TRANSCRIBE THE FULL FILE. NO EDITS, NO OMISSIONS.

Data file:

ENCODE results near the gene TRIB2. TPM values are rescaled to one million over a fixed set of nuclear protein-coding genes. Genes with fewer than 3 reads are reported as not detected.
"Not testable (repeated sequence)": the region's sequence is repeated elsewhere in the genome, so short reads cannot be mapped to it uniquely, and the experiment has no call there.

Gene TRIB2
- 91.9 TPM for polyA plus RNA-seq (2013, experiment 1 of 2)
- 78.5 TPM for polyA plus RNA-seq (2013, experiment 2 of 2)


ENCODE results near the gene TRIB2. TPM values are rescaled to one million over a fixed set of nuclear protein-coding genes. Genes with fewer than 3 reads are reported as not detected.
"Not testable (repeated sequence)": the region's sequence is repeated elsewhere in the genome, so short reads cannot be mapped to it uniquely, and the experiment has no call there.

Gene TRIB2
- 91.9 TPM for polyA plus RNA-seq (2013, experiment 1 of 2)
- 78.5 TPM for polyA plus RNA-seq (2013, experiment 2 of 2)